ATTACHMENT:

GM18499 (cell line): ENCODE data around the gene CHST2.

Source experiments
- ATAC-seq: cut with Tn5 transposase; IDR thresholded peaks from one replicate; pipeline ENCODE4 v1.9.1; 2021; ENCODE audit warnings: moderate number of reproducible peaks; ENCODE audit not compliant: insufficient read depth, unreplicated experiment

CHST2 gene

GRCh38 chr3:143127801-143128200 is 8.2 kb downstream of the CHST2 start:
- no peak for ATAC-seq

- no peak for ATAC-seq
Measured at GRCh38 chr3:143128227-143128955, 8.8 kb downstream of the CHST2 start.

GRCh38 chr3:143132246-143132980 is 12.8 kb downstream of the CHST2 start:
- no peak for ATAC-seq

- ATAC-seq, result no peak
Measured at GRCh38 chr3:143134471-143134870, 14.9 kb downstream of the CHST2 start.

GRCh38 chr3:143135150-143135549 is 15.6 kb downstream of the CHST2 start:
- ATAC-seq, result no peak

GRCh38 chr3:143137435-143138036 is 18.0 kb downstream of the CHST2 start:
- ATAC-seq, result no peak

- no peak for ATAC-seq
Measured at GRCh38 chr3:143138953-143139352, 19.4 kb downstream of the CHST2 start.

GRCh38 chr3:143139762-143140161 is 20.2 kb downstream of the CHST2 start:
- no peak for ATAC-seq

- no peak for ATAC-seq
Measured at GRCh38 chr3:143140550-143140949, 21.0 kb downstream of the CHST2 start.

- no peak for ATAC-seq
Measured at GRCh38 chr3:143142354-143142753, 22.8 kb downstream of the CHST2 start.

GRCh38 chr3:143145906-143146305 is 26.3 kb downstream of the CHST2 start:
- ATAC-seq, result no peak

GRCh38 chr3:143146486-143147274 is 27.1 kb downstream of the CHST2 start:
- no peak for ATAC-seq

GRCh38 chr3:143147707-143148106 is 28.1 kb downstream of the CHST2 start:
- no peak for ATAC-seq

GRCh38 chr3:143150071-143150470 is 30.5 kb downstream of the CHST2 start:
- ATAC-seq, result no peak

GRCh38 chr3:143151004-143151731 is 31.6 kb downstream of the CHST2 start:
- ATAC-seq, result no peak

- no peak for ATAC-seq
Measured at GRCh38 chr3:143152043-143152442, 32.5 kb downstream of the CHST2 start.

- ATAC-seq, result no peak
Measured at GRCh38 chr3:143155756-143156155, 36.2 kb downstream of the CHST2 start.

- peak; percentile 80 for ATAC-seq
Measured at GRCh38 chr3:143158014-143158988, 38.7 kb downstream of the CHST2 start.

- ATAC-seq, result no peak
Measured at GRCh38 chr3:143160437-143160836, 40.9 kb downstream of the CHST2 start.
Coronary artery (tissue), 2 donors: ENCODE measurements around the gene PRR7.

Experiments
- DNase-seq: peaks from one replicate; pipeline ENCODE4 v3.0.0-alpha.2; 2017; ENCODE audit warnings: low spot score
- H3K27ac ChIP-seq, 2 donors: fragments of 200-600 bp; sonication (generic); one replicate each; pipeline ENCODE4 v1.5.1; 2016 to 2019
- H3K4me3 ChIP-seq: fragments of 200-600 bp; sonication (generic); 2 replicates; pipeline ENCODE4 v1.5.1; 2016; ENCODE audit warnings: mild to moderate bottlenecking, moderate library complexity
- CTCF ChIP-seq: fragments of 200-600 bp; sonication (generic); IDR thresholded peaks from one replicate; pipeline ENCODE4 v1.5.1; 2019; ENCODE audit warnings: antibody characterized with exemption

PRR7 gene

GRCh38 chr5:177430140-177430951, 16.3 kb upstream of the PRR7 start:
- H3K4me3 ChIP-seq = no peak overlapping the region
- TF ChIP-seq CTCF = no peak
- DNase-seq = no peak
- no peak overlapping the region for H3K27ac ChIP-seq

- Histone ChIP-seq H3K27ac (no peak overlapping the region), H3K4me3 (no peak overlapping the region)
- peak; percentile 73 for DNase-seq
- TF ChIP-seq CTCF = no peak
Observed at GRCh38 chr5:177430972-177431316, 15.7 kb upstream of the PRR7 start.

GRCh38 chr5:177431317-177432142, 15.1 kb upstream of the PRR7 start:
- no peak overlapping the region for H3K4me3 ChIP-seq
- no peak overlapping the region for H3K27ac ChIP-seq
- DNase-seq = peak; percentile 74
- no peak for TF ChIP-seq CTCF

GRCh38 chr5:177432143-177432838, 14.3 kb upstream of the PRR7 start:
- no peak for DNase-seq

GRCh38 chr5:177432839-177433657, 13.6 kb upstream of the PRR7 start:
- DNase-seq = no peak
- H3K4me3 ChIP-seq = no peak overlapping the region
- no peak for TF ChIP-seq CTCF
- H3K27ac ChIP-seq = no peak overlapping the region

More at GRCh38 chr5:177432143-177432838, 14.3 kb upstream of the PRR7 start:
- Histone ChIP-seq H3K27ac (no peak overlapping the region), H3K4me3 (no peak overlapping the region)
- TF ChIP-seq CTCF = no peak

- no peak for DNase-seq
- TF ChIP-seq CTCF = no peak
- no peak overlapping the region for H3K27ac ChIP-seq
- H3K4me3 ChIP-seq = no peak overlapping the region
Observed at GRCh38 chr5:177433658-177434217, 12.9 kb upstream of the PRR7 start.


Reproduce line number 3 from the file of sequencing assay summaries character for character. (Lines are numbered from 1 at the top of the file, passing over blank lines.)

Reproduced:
- ATAC-seq: cut with Tn5 transposase; IDR thresholded peaks from one replicate; pipeline ENCODE4 v1.9.1; 2021; ENCODE audit warnings: moderate number of reproducible peaks; ENCODE audit not compliant: insufficient read depth, unreplicated experiment